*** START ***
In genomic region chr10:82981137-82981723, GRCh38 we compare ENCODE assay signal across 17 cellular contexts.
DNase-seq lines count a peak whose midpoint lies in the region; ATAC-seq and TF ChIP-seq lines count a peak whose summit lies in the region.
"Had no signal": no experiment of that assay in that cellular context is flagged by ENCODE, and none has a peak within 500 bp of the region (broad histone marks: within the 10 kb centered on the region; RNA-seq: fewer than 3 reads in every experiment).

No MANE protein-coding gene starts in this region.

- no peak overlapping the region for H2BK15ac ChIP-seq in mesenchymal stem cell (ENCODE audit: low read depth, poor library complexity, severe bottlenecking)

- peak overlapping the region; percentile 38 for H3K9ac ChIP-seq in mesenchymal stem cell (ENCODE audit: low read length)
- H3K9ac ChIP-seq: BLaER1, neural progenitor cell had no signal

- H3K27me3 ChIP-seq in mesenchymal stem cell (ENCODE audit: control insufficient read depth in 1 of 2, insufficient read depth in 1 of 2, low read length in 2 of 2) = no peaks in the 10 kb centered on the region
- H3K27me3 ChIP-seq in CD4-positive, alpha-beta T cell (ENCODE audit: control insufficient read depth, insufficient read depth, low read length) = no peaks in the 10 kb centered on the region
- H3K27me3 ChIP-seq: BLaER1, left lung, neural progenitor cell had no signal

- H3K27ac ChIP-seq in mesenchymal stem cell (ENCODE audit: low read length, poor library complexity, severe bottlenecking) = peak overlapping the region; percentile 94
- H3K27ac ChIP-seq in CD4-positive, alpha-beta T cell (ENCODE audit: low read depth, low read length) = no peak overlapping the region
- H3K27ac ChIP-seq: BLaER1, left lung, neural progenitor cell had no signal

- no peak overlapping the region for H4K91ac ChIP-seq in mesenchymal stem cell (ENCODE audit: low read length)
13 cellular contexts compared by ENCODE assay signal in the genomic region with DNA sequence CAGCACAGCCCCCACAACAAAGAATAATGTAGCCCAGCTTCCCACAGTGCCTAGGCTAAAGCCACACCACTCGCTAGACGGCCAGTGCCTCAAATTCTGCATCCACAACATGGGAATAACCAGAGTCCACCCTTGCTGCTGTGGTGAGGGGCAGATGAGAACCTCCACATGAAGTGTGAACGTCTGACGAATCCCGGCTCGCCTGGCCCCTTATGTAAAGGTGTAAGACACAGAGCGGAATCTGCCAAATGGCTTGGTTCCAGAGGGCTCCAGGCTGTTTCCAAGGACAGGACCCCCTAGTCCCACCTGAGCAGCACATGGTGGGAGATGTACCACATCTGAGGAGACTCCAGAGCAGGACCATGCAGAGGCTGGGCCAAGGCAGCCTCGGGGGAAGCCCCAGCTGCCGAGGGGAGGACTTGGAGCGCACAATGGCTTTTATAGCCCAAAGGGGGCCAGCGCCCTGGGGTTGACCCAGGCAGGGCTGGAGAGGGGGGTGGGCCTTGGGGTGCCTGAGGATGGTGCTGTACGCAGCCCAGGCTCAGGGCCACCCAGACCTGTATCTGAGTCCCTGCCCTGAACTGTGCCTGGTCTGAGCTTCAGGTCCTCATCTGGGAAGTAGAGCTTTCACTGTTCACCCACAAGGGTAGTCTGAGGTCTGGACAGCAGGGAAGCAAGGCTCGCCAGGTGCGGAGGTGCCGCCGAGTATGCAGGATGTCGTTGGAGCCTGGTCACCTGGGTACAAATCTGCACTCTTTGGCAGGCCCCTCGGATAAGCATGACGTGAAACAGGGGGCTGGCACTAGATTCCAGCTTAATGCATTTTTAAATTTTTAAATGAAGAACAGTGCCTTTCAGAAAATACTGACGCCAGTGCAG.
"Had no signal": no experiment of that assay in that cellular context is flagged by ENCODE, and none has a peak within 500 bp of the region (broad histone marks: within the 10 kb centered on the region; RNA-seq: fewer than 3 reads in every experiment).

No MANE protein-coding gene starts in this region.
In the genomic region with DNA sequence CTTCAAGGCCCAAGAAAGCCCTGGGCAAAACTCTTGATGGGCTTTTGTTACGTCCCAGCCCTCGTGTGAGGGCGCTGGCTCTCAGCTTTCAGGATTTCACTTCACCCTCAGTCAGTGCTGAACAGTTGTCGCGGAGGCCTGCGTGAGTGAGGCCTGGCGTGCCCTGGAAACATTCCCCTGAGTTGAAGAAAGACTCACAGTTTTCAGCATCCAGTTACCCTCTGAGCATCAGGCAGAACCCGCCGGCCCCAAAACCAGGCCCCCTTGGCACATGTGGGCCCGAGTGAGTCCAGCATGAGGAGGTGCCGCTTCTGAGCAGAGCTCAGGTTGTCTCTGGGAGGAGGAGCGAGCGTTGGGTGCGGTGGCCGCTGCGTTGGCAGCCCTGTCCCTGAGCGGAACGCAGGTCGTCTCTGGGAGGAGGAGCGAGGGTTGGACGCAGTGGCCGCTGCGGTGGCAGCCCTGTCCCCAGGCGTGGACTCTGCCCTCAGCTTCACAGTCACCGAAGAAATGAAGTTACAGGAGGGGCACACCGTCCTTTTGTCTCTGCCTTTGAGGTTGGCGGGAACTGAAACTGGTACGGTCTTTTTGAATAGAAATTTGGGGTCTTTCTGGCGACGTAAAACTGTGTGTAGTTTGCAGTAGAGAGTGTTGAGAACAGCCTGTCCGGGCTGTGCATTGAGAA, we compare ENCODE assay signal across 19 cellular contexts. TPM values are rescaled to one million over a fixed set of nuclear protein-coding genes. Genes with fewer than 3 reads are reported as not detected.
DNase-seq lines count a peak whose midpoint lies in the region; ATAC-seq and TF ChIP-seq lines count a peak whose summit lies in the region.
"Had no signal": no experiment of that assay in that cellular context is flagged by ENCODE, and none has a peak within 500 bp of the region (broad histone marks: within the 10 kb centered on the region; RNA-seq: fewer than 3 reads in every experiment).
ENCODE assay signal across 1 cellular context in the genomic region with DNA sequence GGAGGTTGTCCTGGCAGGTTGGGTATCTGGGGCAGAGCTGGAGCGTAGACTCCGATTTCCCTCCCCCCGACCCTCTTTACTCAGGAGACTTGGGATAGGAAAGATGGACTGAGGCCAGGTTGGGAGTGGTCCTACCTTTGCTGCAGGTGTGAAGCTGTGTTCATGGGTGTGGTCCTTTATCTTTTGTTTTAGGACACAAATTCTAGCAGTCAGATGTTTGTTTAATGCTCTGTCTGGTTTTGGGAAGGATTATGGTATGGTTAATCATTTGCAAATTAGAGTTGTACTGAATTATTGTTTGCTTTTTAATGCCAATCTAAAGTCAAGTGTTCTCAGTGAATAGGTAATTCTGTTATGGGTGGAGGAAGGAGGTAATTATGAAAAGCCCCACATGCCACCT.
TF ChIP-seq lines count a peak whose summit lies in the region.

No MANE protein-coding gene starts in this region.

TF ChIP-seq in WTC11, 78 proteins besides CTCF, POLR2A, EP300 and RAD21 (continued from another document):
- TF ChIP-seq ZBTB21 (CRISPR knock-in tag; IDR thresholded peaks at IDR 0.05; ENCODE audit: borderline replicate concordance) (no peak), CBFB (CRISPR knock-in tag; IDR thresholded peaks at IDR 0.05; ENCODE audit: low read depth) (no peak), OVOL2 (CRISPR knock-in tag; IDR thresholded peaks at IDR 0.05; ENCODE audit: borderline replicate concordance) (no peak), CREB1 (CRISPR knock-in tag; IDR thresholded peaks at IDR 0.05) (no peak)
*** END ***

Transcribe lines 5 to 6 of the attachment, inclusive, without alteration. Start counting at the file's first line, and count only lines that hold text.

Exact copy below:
- no peak overlapping the region for H2BK15ac ChIP-seq in mesenchymal stem cell (ENCODE audit: low read depth, poor library complexity, severe bottlenecking)

- peak overlapping the region; percentile 38 for H3K9ac ChIP-seq in mesenchymal stem cell (ENCODE audit: low read length)